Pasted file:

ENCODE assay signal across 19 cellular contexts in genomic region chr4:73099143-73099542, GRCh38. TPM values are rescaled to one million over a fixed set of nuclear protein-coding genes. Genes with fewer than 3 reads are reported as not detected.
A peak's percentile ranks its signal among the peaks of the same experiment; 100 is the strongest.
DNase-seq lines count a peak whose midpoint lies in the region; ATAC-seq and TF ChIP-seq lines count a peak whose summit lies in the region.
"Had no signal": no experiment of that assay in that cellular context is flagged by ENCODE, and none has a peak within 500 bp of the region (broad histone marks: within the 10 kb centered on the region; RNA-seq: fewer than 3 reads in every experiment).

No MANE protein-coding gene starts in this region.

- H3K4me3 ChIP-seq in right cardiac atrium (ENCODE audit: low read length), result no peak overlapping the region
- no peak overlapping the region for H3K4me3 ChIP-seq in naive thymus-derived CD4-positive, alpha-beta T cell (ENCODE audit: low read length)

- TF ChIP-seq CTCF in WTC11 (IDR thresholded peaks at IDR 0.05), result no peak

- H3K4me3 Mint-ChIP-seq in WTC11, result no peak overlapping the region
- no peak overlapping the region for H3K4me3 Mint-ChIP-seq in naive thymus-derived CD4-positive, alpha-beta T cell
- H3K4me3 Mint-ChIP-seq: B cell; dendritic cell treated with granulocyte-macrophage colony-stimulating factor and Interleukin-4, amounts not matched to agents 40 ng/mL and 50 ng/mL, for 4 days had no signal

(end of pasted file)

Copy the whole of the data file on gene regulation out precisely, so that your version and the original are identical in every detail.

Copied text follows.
ENCODE assay signal across 19 cellular contexts in genomic region chr4:73099143-73099542, GRCh38. TPM values are rescaled to one million over a fixed set of nuclear protein-coding genes. Genes with fewer than 3 reads are reported as not detected.
A peak's percentile ranks its signal among the peaks of the same experiment; 100 is the strongest.
DNase-seq lines count a peak whose midpoint lies in the region; ATAC-seq and TF ChIP-seq lines count a peak whose summit lies in the region.
"Had no signal": no experiment of that assay in that cellular context is flagged by ENCODE, and none has a peak within 500 bp of the region (broad histone marks: within the 10 kb centered on the region; RNA-seq: fewer than 3 reads in every experiment).

No MANE protein-coding gene starts in this region.

- H3K4me3 ChIP-seq in right cardiac atrium (ENCODE audit: low read length), result no peak overlapping the region
- no peak overlapping the region for H3K4me3 ChIP-seq in naive thymus-derived CD4-positive, alpha-beta T cell (ENCODE audit: low read length)

- TF ChIP-seq CTCF in WTC11 (IDR thresholded peaks at IDR 0.05), result no peak

- H3K4me3 Mint-ChIP-seq in WTC11, result no peak overlapping the region
- no peak overlapping the region for H3K4me3 Mint-ChIP-seq in naive thymus-derived CD4-positive, alpha-beta T cell
- H3K4me3 Mint-ChIP-seq: B cell; dendritic cell treated with granulocyte-macrophage colony-stimulating factor and Interleukin-4, amounts not matched to agents 40 ng/mL and 50 ng/mL, for 4 days had no signal